Niko Skievaski: Nice. Yeah, and where would you find b.well used right now? Do you have public partnerships that you could talk about? Just as some examples?
Kristen Valdes: Yeah. So we have partnerships with various health systems across the country. Medstar, Thedacare, Unity Point are good examples, that have both local and regional employers. So we work with a lot of trucking and distribution organizations like LNF, Trinity, Burris. We have national employers like the Pentagon Federal Credit Union, where we have employees in every state, including Puerto Rico. We have partnerships with organizations like Walgreens from a pharmacy perspective, and we’ve had various payers, including even alternative payers like CMS-approved health ministries, like Altrua. So those are some good examples.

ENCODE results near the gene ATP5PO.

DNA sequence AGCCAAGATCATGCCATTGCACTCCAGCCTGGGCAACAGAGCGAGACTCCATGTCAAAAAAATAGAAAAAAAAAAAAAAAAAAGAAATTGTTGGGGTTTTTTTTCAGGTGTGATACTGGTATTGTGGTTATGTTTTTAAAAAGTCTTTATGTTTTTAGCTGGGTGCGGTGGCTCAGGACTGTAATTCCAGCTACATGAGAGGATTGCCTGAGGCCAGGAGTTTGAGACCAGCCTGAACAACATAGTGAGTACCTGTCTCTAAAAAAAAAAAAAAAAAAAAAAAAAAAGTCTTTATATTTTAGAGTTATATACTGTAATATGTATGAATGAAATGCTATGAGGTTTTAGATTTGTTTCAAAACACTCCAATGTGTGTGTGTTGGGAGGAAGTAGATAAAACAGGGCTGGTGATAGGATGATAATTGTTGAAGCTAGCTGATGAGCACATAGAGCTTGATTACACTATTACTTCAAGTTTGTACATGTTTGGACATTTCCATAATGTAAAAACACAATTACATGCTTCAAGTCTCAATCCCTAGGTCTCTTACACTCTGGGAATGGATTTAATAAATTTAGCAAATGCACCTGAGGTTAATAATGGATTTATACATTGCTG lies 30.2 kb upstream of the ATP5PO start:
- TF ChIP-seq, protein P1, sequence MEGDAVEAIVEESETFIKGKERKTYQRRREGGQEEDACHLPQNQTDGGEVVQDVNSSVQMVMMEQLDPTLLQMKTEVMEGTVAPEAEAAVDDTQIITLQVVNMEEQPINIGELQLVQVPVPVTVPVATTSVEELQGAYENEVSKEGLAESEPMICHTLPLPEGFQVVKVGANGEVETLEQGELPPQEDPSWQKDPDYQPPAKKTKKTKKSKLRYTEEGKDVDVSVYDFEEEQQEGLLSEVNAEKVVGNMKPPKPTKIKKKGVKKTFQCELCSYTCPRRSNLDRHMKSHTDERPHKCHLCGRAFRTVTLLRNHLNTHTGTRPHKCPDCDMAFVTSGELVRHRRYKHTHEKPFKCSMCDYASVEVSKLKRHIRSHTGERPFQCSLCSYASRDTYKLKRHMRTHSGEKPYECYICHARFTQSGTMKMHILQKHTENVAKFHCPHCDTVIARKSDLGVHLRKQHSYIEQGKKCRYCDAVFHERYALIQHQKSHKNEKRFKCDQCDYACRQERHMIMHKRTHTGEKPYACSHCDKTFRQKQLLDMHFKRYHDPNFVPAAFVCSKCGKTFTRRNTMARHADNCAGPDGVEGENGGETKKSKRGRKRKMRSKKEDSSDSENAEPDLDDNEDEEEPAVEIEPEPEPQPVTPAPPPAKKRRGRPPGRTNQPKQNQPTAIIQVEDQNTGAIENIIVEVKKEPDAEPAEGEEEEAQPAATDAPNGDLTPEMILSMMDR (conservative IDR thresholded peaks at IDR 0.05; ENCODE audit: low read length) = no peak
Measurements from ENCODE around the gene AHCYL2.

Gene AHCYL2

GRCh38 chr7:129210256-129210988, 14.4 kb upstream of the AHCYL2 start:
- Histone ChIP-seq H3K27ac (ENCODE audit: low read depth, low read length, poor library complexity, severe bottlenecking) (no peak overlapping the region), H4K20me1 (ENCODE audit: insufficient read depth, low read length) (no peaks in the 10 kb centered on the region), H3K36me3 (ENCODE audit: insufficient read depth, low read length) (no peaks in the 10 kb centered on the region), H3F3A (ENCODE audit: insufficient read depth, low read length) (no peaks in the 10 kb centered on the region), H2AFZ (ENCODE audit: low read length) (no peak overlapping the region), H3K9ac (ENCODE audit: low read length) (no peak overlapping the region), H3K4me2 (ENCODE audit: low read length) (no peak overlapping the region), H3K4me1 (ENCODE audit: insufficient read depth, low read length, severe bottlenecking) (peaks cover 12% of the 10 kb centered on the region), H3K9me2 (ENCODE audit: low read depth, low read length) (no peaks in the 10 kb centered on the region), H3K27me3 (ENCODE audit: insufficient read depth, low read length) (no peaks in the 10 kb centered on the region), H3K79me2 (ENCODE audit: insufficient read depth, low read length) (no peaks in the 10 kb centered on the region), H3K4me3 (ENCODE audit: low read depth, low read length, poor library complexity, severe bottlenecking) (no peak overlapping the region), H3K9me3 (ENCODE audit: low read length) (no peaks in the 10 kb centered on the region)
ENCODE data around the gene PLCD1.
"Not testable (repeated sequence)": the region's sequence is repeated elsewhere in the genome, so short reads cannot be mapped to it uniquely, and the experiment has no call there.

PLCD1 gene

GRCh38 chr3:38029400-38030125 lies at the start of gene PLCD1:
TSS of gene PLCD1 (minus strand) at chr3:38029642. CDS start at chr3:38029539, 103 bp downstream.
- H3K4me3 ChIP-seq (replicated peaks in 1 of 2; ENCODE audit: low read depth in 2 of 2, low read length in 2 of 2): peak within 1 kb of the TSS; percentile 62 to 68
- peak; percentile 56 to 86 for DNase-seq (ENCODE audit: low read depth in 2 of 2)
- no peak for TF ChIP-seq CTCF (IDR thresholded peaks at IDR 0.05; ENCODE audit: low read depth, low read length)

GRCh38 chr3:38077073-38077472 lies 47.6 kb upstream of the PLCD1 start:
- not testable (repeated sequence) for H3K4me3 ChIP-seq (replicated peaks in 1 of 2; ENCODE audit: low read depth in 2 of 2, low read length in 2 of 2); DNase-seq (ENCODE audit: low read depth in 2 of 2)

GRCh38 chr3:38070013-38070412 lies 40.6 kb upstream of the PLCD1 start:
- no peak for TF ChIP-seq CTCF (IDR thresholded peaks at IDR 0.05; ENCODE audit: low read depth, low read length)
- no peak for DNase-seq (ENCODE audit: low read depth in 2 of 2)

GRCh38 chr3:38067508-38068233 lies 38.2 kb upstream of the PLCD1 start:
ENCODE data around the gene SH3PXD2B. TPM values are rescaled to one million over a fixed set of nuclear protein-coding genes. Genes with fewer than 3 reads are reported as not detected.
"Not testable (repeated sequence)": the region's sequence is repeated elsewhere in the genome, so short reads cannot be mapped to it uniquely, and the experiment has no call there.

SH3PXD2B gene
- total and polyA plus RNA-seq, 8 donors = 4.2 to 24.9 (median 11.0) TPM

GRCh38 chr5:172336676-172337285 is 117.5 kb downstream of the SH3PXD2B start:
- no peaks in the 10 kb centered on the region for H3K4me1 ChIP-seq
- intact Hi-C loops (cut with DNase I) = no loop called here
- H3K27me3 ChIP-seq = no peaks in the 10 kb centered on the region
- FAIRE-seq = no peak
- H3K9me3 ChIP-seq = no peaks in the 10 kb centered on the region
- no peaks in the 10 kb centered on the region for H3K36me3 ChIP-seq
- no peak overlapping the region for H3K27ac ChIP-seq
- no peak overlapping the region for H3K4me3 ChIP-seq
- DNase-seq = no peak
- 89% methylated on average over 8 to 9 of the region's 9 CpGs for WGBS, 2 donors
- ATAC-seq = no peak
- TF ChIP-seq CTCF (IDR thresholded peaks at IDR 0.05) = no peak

Niko Skievaski: Awesome. That’s really cool. I want to go back to the regulatory front. I think that a lot of startups in our space are kind of scared of the government or of trying to figure out how to fit their products within that landscape. And as you mentioned earlier, you’re kind of a policy nerd and you also mentioned using the patient-centered medical home as a kind of starting block for b.well, how is b.well taking advantage of any kind of regulatory momentum right now? And how should companies in general just be thinking about the government as it relates to their strategy?